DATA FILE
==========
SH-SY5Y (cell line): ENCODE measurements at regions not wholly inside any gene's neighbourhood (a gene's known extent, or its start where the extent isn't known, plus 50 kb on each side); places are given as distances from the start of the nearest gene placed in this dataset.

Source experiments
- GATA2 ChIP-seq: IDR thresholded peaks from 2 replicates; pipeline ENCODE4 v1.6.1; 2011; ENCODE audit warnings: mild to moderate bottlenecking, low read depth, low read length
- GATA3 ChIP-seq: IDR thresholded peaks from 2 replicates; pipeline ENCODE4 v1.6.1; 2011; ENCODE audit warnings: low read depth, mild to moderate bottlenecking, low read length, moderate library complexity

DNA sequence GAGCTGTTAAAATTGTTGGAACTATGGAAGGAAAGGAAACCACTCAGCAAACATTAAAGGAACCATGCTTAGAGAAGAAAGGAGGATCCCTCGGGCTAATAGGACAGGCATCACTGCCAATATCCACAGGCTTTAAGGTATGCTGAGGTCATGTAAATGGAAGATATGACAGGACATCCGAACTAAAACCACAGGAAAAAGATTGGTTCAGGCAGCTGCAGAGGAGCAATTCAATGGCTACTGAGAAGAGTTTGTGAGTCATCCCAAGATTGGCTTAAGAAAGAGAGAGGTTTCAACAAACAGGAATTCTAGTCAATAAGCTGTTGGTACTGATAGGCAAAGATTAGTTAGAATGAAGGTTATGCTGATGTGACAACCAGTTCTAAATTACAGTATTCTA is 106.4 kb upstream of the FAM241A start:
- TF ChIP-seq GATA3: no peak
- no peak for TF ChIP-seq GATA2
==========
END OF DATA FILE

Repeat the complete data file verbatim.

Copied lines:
SH-SY5Y (cell line): ENCODE measurements at regions not wholly inside any gene's neighbourhood (a gene's known extent, or its start where the extent isn't known, plus 50 kb on each side); places are given as distances from the start of the nearest gene placed in this dataset.

Source experiments
- GATA2 ChIP-seq: IDR thresholded peaks from 2 replicates; pipeline ENCODE4 v1.6.1; 2011; ENCODE audit warnings: mild to moderate bottlenecking, low read depth, low read length
- GATA3 ChIP-seq: IDR thresholded peaks from 2 replicates; pipeline ENCODE4 v1.6.1; 2011; ENCODE audit warnings: low read depth, mild to moderate bottlenecking, low read length, moderate library complexity

DNA sequence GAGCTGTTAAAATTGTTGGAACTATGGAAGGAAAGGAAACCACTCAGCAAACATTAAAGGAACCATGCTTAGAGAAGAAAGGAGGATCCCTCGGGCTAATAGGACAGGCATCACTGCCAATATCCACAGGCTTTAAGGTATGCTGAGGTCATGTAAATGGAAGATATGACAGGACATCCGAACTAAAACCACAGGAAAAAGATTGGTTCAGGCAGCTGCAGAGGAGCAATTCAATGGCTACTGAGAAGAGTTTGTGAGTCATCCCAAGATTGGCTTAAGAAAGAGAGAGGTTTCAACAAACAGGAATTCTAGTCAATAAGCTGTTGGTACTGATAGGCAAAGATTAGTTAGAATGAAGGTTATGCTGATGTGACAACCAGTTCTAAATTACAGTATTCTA is 106.4 kb upstream of the FAM241A start:
- TF ChIP-seq GATA3: no peak
- no peak for TF ChIP-seq GATA2